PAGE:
The economic history of sovereignty: communal responsibility, the extended family, and the firm
AbstractEconomic institutions encompassing increasingly sophisticated concepts of risk-sharing and liability flourished in Europe since the High Middle Ages. These innovations occurred in an environment of fragmented local jurisdictions, not within the framework of the territorial state. In this short paper we attempt to sketch a unifying approach towards the interpretation of the emergence of these institutions. We argue that communal responsibility in medieval city states created incentives for excessive risk-taking by individual merchants, and that the emergence of firms mitigated this problem. We also find that entity shielding in the sense of Hansmann et al. (2006) arose endogenously and is not primarily the result of regulation by local authorities.
Download InfoIf you experience problems downloading a file, check if you have the proper application to view it first. In case of further problems read the IDEAS help page. Note that these files are not on the IDEAS site. Please be patient as the files may be large.
Bibliographic InfoPaper provided by London School of Economics and Political Science, Department of Economic History in its series Economic History Working Papers with number 22307.
Length: 23 pages
Date of creation: Oct 2008
Date of revision:
Contact details of provider:
Postal: LSE, Dept. of Economic History Houghton Street London, WC2A 2AE, U.K.
Phone: +44 (0) 20 7955 7084
Web page: http://www.lse.ac.uk/economicHistory/
More information through EDIRC
Other versions of this item:
- Lars Boerner & Albrecht Ritschl, 2009. "The Economic History of Sovereignty: Communal Responsibility, the Extended Family, and the Firm," Journal of Institutional and Theoretical Economics (JITE), Mohr Siebeck, Tübingen, vol. 165(1), pages 99-112, March.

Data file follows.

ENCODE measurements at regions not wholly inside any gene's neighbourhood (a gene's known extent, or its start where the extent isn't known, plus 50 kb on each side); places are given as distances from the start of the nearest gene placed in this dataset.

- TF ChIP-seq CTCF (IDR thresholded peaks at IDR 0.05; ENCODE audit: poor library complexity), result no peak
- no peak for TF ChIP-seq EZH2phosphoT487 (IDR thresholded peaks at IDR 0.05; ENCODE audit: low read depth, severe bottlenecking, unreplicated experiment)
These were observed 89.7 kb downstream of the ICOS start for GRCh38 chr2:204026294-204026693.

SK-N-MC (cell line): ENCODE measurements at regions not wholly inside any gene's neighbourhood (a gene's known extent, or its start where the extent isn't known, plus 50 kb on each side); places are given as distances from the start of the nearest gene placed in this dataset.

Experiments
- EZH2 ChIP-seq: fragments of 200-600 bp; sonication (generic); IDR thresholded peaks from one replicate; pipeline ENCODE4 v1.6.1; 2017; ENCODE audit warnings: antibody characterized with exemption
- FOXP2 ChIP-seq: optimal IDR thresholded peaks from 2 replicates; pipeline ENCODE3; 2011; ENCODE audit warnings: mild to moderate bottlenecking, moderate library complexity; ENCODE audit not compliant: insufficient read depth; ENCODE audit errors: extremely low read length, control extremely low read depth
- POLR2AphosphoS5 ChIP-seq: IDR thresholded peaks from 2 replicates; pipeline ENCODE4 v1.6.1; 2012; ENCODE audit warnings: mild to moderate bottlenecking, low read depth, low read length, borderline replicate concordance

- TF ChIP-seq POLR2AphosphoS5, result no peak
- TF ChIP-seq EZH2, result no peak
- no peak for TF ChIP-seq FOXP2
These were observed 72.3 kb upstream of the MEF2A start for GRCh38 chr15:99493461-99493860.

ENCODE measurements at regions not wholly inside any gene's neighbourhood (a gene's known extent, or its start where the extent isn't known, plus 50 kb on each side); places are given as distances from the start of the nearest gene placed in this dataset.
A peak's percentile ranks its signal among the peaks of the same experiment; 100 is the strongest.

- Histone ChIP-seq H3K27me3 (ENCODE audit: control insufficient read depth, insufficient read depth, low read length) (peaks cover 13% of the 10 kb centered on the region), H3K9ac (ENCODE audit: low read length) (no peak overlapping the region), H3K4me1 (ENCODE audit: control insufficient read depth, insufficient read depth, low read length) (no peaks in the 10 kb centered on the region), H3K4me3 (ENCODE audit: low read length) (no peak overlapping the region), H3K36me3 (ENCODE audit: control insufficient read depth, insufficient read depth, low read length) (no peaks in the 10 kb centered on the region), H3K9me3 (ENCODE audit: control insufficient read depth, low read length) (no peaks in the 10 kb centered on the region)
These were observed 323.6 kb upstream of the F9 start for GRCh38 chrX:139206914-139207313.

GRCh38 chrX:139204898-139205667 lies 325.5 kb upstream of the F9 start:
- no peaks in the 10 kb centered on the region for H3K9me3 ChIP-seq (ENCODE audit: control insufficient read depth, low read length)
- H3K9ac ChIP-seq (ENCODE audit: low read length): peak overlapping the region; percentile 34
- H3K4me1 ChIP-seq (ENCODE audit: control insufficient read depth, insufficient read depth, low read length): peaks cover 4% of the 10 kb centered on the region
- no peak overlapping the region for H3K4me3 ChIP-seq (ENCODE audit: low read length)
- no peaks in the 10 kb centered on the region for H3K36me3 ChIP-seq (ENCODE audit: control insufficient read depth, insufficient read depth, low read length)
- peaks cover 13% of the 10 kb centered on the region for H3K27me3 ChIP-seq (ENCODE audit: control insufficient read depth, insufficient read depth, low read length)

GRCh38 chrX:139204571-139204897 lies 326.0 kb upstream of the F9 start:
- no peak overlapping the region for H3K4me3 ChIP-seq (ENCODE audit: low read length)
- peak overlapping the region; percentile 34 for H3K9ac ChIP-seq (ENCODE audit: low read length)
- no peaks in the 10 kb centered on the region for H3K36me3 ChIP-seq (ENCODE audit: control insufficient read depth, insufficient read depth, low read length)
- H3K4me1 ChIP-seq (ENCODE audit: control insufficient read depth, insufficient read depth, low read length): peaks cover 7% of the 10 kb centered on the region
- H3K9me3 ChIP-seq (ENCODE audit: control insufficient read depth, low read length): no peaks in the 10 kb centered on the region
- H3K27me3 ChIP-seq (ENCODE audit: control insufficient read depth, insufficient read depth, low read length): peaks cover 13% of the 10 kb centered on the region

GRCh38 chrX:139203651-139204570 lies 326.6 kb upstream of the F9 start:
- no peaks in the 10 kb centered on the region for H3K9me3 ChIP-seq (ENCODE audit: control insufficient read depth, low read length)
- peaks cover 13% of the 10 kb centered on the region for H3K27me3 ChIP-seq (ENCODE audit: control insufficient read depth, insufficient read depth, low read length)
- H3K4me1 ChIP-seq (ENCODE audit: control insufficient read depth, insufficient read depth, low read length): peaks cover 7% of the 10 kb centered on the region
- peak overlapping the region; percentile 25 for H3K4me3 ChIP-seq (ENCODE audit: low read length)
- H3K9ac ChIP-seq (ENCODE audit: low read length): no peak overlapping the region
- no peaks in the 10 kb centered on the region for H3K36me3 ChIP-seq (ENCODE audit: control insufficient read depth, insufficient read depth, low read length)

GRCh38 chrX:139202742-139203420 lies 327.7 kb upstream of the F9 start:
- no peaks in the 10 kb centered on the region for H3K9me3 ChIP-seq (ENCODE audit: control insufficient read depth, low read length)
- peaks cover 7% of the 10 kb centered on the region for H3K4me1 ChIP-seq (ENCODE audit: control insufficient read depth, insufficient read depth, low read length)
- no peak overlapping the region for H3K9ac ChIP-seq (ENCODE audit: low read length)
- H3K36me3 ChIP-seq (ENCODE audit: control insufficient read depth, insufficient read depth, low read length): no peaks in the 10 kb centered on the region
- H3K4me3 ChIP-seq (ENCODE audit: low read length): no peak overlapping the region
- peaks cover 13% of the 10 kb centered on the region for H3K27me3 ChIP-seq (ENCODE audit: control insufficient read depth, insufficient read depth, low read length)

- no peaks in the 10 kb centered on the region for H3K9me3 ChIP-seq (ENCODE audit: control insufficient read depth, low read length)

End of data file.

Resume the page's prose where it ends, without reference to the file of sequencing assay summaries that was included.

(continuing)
- N0 - Economic History - - General
- J15 - Labor and Demographic Economics - - Demographic Economics - - - Economics of Minorities, Races, Indigenous Peoples, and Immigrants; Non-labor Discrimination
- B11 - Schools of Economic Thought and Methodology - - History of Economic Thought through 1925 - - - Preclassical (Ancient, Medieval, Mercantilist, Physiocratic)
Please report citation or reference errors to , or , if you are the registered author of the cited work, log in to your RePEc Author Service profile, click on "citations" and make appropriate adjustments.:
- Lars Boerner & Albrecht Ritschl, 2010.
"Communal Responsibility and the Coexistence of Money and Credit Under Anonymous Matching,"
CEP Discussion Papers
dp1034, Centre for Economic Performance, LSE.
- Boerner, Lars & Ritschl, Albrecht, 2011. "Communal Responsibility and the Coexistence of Money and Credit Under Anonymous Matching," CEPR Discussion Papers 8184, C.E.P.R. Discussion Papers.
- Lars Boerner & Albrecht Ritschl, 2011. "Communal Responsibility and the Coexistence of Money and Credit under Anonymous Matching," Working Papers 0006, European Historical Economics Society (EHES).
- Lars Boerner & Albrecht Ritschl, 2010. "Communal Responsibility and the Coexistence of Money and Credit Under Anonymous Matching," SFB 649 Discussion Papers SFB649DP2010-060, Sonderforschungsbereich 649, Humboldt University, Berlin, Germany.
- Volckart, Oliver, 2004. "The economics of feuding in late medieval Germany," Explorations in Economic History, Elsevier, vol. 41(3), pages 282-299, July.
- Shavell, S., 1986. "The judgment proof problem," International Review of Law and Economics, Elsevier, vol. 6(1), pages 45-58, June.
- Börner, Lars & Quint, Daniel, 2010. "Medieval matching markets," Discussion Papers 2010/31, Free University Berlin, School of Business & Economics.
- Börner, Lars & Hatfield, John William, 2010. "The economics of debt clearing mechanisms," Discussion Papers 2010/27, Free University Berlin, School of Business & Economics.
For technical questions regarding this item, or to correct its authors, title, abstract, bibliographic or download information, contact: (Lucy Ayre on behalf of EH Dept.).
If references are entirely missing, you can add them using this form.